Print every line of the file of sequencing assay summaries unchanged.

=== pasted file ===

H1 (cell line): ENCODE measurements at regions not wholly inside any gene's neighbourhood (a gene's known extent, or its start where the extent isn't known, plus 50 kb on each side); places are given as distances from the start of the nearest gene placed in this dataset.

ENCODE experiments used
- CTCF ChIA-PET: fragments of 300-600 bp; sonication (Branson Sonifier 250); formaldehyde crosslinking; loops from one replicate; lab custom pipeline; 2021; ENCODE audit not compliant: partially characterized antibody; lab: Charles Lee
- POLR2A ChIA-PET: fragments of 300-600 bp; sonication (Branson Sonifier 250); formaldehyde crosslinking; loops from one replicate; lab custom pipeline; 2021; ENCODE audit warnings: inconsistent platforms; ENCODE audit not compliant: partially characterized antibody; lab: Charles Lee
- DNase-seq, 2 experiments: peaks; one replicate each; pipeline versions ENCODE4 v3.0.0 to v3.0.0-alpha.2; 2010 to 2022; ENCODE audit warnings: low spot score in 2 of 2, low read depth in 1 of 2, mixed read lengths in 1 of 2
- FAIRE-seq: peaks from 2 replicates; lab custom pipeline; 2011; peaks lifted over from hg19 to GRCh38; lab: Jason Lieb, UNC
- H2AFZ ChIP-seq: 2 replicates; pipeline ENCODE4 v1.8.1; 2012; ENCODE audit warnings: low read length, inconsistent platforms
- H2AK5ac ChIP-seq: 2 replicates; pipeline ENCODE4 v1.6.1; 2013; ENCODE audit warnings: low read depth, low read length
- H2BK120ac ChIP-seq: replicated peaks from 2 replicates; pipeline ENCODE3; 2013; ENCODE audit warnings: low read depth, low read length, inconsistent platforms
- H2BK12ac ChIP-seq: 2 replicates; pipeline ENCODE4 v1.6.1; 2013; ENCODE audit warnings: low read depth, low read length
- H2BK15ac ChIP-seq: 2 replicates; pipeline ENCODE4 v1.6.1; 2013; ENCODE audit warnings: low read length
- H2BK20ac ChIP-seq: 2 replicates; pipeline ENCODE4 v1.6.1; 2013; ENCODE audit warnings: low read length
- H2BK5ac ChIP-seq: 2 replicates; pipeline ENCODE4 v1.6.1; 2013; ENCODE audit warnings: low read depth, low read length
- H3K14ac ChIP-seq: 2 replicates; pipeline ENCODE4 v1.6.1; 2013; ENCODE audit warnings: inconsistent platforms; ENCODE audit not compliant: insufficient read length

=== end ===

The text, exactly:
H1 (cell line): ENCODE measurements at regions not wholly inside any gene's neighbourhood (a gene's known extent, or its start where the extent isn't known, plus 50 kb on each side); places are given as distances from the start of the nearest gene placed in this dataset.

ENCODE experiments used
- CTCF ChIA-PET: fragments of 300-600 bp; sonication (Branson Sonifier 250); formaldehyde crosslinking; loops from one replicate; lab custom pipeline; 2021; ENCODE audit not compliant: partially characterized antibody; lab: Charles Lee
- POLR2A ChIA-PET: fragments of 300-600 bp; sonication (Branson Sonifier 250); formaldehyde crosslinking; loops from one replicate; lab custom pipeline; 2021; ENCODE audit warnings: inconsistent platforms; ENCODE audit not compliant: partially characterized antibody; lab: Charles Lee
- DNase-seq, 2 experiments: peaks; one replicate each; pipeline versions ENCODE4 v3.0.0 to v3.0.0-alpha.2; 2010 to 2022; ENCODE audit warnings: low spot score in 2 of 2, low read depth in 1 of 2, mixed read lengths in 1 of 2
- FAIRE-seq: peaks from 2 replicates; lab custom pipeline; 2011; peaks lifted over from hg19 to GRCh38; lab: Jason Lieb, UNC
- H2AFZ ChIP-seq: 2 replicates; pipeline ENCODE4 v1.8.1; 2012; ENCODE audit warnings: low read length, inconsistent platforms
- H2AK5ac ChIP-seq: 2 replicates; pipeline ENCODE4 v1.6.1; 2013; ENCODE audit warnings: low read depth, low read length
- H2BK120ac ChIP-seq: replicated peaks from 2 replicates; pipeline ENCODE3; 2013; ENCODE audit warnings: low read depth, low read length, inconsistent platforms
- H2BK12ac ChIP-seq: 2 replicates; pipeline ENCODE4 v1.6.1; 2013; ENCODE audit warnings: low read depth, low read length
- H2BK15ac ChIP-seq: 2 replicates; pipeline ENCODE4 v1.6.1; 2013; ENCODE audit warnings: low read length
- H2BK20ac ChIP-seq: 2 replicates; pipeline ENCODE4 v1.6.1; 2013; ENCODE audit warnings: low read length
- H2BK5ac ChIP-seq: 2 replicates; pipeline ENCODE4 v1.6.1; 2013; ENCODE audit warnings: low read depth, low read length
- H3K14ac ChIP-seq: 2 replicates; pipeline ENCODE4 v1.6.1; 2013; ENCODE audit warnings: inconsistent platforms; ENCODE audit not compliant: insufficient read length